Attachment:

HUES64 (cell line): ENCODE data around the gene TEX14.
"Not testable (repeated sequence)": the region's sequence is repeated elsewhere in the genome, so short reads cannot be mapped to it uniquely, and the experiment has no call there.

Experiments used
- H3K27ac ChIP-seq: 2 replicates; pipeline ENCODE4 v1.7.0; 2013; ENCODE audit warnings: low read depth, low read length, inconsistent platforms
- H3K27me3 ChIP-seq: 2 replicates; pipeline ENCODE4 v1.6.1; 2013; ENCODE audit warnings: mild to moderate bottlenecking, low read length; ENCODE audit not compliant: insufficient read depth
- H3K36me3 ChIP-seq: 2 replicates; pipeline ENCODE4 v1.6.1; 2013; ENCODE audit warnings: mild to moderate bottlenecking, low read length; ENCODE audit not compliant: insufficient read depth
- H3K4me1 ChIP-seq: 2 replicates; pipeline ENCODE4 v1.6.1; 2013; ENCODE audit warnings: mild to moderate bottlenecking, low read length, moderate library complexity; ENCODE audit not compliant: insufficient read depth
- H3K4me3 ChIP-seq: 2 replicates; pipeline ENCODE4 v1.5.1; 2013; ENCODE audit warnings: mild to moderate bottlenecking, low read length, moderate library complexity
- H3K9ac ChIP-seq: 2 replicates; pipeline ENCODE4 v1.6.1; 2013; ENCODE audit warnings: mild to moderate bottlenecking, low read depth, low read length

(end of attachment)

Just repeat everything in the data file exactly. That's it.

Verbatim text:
HUES64 (cell line): ENCODE data around the gene TEX14.
"Not testable (repeated sequence)": the region's sequence is repeated elsewhere in the genome, so short reads cannot be mapped to it uniquely, and the experiment has no call there.

Experiments used
- H3K27ac ChIP-seq: 2 replicates; pipeline ENCODE4 v1.7.0; 2013; ENCODE audit warnings: low read depth, low read length, inconsistent platforms
- H3K27me3 ChIP-seq: 2 replicates; pipeline ENCODE4 v1.6.1; 2013; ENCODE audit warnings: mild to moderate bottlenecking, low read length; ENCODE audit not compliant: insufficient read depth
- H3K36me3 ChIP-seq: 2 replicates; pipeline ENCODE4 v1.6.1; 2013; ENCODE audit warnings: mild to moderate bottlenecking, low read length; ENCODE audit not compliant: insufficient read depth
- H3K4me1 ChIP-seq: 2 replicates; pipeline ENCODE4 v1.6.1; 2013; ENCODE audit warnings: mild to moderate bottlenecking, low read length, moderate library complexity; ENCODE audit not compliant: insufficient read depth
- H3K4me3 ChIP-seq: 2 replicates; pipeline ENCODE4 v1.5.1; 2013; ENCODE audit warnings: mild to moderate bottlenecking, low read length, moderate library complexity
- H3K9ac ChIP-seq: 2 replicates; pipeline ENCODE4 v1.6.1; 2013; ENCODE audit warnings: mild to moderate bottlenecking, low read depth, low read length